To sup­port­ers, home vis­it­ing pro­grams are the Swiss Army knives of so­cial policy and should be a key fea­ture of any plan to make Amer­ica more com­pet­it­ive and re­duce in­equal­ity. Polit­ic­al sup­port for evid­ence-based home vis­it­ing pro­grams is so broad-based that in March, the na­tion’s fre­quently dead­locked Con­gress ap­proved a six month fund­ing ex­ten­sion. The move will keep the pro­grams op­er­at­ing un­til next year.

In Mem­ph­is, just whom that fund­ing might reach is clear. “Juice, juice, juice,” Dar­nell Jr. chants as Givens enters the apart­ment. There’s none of the tell­tale middle-class clut­ter of fam­il­ies with young chil­dren. There are no clusters of toys, no rub­ber play mat or shelves over­flow­ing with books or baby equip­ment.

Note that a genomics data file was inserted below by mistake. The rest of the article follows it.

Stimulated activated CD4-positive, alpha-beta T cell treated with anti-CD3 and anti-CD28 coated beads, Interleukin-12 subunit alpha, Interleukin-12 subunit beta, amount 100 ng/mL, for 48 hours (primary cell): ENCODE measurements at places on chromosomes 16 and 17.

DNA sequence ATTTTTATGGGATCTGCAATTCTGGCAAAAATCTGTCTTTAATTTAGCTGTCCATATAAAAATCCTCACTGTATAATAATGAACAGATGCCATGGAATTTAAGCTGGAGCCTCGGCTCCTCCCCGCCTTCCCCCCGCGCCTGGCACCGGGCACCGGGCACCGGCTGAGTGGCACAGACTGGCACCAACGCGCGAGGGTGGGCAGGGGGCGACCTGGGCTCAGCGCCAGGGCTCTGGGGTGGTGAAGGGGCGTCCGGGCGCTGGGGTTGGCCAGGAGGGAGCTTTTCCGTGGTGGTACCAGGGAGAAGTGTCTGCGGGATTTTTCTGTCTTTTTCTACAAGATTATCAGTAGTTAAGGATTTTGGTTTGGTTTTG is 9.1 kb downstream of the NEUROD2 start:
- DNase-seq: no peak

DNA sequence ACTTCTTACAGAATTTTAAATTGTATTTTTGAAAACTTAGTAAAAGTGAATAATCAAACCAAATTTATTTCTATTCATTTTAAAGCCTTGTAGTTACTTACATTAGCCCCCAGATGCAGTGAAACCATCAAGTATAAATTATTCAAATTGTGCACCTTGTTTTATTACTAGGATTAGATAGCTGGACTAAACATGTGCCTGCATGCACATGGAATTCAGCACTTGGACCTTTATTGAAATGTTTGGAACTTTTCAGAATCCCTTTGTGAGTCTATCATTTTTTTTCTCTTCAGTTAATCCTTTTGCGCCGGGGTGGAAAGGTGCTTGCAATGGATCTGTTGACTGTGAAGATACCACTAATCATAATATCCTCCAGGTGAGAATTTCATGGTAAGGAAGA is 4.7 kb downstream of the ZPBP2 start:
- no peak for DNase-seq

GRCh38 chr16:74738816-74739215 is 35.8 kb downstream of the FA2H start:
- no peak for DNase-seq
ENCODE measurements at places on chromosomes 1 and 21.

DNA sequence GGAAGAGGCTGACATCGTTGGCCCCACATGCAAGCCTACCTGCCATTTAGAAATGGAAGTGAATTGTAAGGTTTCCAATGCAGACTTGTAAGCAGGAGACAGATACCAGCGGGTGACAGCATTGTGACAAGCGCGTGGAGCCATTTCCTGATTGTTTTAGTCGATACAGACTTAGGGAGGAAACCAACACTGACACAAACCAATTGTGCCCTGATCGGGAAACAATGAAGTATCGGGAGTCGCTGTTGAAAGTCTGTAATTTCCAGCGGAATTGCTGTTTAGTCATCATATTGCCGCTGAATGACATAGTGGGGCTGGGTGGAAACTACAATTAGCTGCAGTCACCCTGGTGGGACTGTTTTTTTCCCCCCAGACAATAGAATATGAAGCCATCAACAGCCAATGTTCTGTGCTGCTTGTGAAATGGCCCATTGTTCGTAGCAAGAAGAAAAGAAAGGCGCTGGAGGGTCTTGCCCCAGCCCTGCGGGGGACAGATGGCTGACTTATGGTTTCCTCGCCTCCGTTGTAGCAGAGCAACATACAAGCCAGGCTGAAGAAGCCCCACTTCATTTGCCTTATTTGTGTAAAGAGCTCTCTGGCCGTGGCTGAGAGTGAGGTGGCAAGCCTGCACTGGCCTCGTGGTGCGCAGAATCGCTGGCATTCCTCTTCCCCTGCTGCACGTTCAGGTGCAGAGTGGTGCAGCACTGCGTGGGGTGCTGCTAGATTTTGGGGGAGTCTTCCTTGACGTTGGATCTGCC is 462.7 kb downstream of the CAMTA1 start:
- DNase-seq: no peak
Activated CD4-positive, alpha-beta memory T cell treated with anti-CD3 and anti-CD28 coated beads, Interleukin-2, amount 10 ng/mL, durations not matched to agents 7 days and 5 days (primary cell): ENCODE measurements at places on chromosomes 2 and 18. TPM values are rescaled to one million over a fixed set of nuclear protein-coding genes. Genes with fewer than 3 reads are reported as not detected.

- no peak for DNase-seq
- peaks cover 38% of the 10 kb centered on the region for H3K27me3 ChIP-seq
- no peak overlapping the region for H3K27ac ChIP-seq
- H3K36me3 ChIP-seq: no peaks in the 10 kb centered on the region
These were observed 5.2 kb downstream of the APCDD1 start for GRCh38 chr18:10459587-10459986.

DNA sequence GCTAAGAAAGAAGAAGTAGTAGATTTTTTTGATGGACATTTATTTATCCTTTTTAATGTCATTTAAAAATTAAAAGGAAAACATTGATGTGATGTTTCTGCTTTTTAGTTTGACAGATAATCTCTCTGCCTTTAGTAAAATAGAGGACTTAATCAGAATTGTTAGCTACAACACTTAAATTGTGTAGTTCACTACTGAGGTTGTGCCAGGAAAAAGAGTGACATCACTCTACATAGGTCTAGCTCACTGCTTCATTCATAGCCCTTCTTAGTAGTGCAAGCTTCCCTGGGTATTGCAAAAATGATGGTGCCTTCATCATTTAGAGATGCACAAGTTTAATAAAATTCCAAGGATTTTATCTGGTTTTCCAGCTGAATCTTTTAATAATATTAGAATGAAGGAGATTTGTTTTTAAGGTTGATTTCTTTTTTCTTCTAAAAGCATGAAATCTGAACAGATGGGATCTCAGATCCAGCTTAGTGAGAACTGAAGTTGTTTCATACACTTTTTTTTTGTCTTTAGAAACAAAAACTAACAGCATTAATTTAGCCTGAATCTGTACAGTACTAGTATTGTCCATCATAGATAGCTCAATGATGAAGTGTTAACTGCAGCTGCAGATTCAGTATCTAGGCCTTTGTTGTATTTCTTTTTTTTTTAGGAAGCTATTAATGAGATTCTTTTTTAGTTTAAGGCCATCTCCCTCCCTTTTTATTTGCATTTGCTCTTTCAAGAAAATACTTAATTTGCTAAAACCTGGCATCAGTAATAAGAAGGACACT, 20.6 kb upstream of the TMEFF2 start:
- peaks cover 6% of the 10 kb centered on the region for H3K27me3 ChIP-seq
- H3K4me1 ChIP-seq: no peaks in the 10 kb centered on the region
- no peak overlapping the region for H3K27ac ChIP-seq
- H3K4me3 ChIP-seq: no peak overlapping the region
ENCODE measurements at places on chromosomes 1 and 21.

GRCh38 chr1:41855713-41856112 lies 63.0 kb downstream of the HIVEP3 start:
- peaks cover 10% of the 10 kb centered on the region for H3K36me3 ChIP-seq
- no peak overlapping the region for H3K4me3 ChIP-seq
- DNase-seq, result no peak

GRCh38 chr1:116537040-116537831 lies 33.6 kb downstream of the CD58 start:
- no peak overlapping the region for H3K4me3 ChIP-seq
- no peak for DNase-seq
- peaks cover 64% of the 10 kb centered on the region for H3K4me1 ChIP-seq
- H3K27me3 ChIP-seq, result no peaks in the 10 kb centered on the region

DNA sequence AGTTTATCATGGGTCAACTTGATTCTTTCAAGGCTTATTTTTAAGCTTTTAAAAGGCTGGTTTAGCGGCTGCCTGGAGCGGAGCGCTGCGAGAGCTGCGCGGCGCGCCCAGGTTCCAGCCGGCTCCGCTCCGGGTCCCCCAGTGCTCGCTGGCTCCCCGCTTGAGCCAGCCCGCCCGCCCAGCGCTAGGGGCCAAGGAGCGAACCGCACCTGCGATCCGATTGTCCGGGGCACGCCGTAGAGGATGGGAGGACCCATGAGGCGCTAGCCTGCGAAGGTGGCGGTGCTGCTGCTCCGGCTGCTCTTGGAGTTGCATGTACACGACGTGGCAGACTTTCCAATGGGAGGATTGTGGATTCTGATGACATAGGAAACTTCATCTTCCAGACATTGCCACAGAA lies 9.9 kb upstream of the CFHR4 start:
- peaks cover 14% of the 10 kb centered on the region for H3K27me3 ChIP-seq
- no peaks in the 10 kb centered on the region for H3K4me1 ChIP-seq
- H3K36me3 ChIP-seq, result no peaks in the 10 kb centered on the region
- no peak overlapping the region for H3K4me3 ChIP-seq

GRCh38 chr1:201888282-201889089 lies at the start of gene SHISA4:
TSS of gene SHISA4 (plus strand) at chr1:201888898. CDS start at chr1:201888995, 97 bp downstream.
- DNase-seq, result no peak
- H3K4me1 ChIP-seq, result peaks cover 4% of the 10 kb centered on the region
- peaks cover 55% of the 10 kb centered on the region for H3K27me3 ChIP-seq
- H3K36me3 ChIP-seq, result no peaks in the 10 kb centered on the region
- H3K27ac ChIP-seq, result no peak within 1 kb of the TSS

Givens put the zip-top bag on the liv­ing room cof­fee table, near the spot where Dar­nell Jr. is busy test­ing the lim­its of his sippy cup. Tak­ing a seat on the couch, Givens opens her bind­er and spreads out a few work­sheets.

“Ok, let’s hear it,” Givens says.

“I got a job,” Bowen tells her, smil­ing broadly.

“You know we couldn’t wait to tell you Ms. De,” says Log­wood, Bowen’s girl­friend of six years. “You are like fam­ily.”

Dur­ing the ex­change, Dar­nell Jr. aban­dons the sippy-cup pro­ject and be­gins shak­ing the bag.

“Oh my good­ness,” says Givens. “That is just great! I knew it would hap­pen.” She switches seam­lessly from en­cour­age­ment to ob­ser­va­tion. “Now, Mom, Dad, do you see what Ju­ni­or is do­ing? This is the kind of activ­ity that builds his aware­ness of sounds and lets him work on those gross and fine mo­tor skills that a curi­ous and in­creas­ingly mo­bile 18-month-old needs.”

Re­turn­ing her at­ten­tion to Bowen, Givens says, “Okay, now, Dad. Tell me about it. What kind of job?”